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North Korea Says Kim Jong Nam Likely Died of a Heart Attack

North Korea requested that no autopsy occur, Malaysian officials conducted an post-mortem that they said found the chemical on Kim’s eyes and face.
Image: Kim Jong Nam
An immigration officer escorts Kim Jong Nam, son of North Korean leader Kim Jong-Il, getting off a bus to board an ANA905 (All Nippon Airways) airplane at Narita airport near Tokyo on May 4, 2001 .Toshifumi Kitamura / AFP - Getty Images, file

A North Korean official suggested Thursday that Kim Jong Nam was not murdered by assassins using poison on the orders of his half-brother's secretive regime, but instead died of a natural heart attack.

Kim — who was the estranged sibling of North Korean dictator Kim Jong Un — died shortly after collapsing at the airport in the Malaysian capital of Kuala Lumpur on Feb. 13.

Malaysian officials have charged two women with Kim Jong Nam's murder, accusing them of smearing him with the highly toxic nerve agent VX.

Despite North Korea requesting that no autopsy occur, Malaysian officials conducted a post-mortem that they said found the chemical on Kim’s eyes and face.

The incident has triggered a diplomatic battle between the two countries amid speculation that the alleged assassins were acting on orders of the North Korean government.

However, all of this was disputed by Ri Tong Il, a spokesman for the North Korean delegation that arrived in Malaysia this week.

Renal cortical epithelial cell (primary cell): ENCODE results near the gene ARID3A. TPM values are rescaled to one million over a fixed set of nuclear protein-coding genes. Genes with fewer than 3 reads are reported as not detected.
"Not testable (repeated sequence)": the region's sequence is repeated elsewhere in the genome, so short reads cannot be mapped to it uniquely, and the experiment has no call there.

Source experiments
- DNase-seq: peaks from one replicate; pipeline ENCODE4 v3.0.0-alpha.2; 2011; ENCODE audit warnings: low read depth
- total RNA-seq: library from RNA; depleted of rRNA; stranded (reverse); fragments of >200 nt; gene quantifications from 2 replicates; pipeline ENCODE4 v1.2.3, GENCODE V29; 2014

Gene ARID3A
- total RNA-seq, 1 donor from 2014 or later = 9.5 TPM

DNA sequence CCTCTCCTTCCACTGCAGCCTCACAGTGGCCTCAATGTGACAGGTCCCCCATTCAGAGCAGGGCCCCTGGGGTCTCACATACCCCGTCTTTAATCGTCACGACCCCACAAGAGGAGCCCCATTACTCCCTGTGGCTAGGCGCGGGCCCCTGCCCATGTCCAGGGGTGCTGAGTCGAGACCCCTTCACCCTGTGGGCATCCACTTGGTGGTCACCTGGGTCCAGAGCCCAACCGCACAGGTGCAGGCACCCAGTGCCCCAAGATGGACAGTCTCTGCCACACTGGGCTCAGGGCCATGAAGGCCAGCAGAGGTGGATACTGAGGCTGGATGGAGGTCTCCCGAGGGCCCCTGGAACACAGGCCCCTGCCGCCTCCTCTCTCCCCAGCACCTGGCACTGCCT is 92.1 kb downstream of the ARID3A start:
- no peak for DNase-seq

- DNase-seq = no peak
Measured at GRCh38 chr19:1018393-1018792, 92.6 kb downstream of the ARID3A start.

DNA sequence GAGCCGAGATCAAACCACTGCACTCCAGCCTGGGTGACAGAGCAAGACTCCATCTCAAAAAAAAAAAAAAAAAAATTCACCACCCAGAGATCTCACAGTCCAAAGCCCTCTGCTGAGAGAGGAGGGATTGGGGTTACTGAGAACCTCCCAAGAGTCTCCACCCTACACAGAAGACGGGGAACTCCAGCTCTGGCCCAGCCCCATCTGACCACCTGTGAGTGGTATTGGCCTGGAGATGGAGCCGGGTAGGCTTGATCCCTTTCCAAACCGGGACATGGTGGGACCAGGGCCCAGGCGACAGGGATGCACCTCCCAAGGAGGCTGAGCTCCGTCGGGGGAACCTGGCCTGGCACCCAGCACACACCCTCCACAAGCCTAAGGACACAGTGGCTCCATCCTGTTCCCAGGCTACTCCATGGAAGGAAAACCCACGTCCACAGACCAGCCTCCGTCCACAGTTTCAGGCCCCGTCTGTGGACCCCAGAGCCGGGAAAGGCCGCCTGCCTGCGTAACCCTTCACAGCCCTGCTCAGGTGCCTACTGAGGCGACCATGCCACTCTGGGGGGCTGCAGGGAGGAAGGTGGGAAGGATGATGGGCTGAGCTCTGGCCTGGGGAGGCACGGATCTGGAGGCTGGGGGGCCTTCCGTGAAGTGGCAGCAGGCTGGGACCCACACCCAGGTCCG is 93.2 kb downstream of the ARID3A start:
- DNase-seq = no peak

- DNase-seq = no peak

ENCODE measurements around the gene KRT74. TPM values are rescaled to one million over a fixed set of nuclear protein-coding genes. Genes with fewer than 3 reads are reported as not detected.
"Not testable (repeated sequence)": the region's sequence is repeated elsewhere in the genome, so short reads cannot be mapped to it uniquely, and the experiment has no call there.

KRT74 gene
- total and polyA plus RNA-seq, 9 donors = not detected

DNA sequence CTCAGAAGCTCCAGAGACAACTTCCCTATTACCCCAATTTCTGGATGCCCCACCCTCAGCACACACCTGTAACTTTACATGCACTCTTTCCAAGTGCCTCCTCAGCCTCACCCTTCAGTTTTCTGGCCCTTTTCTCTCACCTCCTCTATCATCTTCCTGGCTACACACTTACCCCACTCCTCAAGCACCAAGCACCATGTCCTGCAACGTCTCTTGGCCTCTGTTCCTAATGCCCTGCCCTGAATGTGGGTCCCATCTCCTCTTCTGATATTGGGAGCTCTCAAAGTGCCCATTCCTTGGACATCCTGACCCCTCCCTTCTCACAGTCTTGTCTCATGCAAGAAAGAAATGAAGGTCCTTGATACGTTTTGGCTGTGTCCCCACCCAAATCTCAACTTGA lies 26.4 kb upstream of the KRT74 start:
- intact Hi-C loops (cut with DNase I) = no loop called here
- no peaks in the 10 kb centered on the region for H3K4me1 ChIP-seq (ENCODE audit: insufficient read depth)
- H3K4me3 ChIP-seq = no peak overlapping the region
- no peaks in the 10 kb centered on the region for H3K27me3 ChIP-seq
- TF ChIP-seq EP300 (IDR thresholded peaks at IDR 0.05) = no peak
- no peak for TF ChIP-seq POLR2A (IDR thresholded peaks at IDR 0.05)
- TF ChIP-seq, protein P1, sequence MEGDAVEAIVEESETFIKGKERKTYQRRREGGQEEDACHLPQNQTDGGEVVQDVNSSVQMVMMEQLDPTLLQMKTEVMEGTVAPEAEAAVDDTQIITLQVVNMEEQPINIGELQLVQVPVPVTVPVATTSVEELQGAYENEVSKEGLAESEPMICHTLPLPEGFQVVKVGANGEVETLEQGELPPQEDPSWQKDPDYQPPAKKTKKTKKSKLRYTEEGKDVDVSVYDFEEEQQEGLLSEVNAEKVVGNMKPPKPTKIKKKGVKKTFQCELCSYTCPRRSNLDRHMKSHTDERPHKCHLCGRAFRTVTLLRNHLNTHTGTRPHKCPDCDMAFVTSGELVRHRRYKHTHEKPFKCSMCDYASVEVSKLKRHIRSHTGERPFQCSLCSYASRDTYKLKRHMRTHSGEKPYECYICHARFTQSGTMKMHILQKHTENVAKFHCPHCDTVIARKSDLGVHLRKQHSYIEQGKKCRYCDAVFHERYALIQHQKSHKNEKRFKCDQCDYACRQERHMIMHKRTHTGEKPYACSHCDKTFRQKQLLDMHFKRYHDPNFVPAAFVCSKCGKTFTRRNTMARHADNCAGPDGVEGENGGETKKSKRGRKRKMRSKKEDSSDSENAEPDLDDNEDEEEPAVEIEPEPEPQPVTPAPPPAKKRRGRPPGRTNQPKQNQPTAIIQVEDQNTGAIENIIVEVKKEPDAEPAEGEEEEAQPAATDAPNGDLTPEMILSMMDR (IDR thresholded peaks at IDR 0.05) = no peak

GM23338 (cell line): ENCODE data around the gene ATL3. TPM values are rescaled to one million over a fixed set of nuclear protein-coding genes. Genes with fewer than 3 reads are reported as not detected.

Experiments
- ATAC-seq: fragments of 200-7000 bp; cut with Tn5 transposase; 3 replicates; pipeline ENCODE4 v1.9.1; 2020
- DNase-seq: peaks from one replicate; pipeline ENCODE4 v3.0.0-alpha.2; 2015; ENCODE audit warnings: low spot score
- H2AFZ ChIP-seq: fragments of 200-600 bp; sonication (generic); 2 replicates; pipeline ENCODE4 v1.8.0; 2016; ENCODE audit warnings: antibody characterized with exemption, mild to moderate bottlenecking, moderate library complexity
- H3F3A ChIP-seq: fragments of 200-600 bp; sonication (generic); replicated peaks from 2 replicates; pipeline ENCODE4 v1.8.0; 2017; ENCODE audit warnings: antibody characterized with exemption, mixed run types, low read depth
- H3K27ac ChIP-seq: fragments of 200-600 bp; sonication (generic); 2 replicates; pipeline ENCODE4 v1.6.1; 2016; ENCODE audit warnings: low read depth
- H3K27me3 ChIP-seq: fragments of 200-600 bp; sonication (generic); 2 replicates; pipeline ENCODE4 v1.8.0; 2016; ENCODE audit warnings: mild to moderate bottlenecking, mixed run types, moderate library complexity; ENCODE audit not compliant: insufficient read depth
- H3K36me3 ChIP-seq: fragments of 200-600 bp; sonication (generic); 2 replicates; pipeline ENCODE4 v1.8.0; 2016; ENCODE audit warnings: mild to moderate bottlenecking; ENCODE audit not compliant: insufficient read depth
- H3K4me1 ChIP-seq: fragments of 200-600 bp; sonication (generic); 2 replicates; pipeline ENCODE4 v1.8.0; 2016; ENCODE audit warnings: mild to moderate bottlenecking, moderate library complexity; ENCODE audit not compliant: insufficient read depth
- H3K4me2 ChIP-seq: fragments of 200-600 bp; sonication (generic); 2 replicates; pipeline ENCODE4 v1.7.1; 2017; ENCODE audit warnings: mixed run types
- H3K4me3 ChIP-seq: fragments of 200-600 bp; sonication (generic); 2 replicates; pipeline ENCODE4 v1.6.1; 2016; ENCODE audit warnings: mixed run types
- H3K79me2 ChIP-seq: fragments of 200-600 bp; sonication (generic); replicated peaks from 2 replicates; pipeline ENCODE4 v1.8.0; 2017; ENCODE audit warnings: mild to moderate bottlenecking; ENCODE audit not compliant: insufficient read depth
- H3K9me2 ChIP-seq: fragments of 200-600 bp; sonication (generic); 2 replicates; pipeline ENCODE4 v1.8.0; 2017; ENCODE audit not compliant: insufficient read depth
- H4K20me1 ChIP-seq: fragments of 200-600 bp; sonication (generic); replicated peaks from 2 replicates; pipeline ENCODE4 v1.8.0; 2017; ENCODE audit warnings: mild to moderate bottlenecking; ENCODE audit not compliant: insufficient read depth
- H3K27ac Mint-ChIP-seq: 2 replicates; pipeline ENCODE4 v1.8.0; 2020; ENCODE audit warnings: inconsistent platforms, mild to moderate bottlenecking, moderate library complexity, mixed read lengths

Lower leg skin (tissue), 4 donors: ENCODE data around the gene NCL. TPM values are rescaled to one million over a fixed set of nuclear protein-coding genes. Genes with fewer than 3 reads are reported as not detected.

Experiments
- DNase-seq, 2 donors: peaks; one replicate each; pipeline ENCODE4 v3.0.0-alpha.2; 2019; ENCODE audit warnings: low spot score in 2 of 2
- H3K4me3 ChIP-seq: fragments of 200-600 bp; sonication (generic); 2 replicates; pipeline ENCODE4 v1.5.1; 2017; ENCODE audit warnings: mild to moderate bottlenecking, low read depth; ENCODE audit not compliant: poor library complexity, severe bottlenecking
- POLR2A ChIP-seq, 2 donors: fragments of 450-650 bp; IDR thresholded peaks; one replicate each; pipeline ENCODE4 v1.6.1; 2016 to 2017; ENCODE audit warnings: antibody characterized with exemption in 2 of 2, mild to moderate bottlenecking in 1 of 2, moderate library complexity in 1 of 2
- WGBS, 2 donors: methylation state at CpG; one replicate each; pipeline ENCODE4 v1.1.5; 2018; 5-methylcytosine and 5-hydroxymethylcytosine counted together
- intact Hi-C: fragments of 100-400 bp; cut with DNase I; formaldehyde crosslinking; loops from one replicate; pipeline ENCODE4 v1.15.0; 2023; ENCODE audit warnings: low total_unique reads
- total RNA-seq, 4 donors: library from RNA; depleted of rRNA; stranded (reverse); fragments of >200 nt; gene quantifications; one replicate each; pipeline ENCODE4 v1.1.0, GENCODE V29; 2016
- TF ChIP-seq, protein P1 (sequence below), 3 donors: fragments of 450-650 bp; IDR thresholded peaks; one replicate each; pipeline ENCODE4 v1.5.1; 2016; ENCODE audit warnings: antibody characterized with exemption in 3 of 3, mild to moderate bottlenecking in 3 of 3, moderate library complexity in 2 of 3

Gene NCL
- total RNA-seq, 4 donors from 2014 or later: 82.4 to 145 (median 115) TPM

"He has a record of ... heart disease," Ri told reporters outside the North Korean Embassy. "Therefore this is a strong indication that the cause of the death is a heart attack."

He added that Kim Jong Nam was on medication for heart disease and diabetes.

Kim Jong Nam in 2010.AFP / AFP/Getty Images

North Korea has refused to acknowledge Kim Jong Nam’s identity, instead calling him "Kim Chol," the fake name on his passport.

The government spokesman also asked why, if the two suspects murdered Kim with VX, did they not get ill?

"They are the ones who directly contained the liquid on their palms of the hands to apply to the face," Ri said.

Malaysian police have previously said that both women washed their hands immediately after the alleged incident and that one of them vomited.

Ri, the North Korean spokesman, said that if VX was indeed used it should be sent to the Organisation for the Prohibition of Chemical Weapons.

"They should come to identify who is the one who made it, who is the one who brought it into Malaysia, who is the one who passed on this material to the two ladies," he said.

Experts say that because VX is very hard to synthesize, other than in a government-level laboratory, it points to the North Korean regime being behind the attack.

The Associated Press contributed.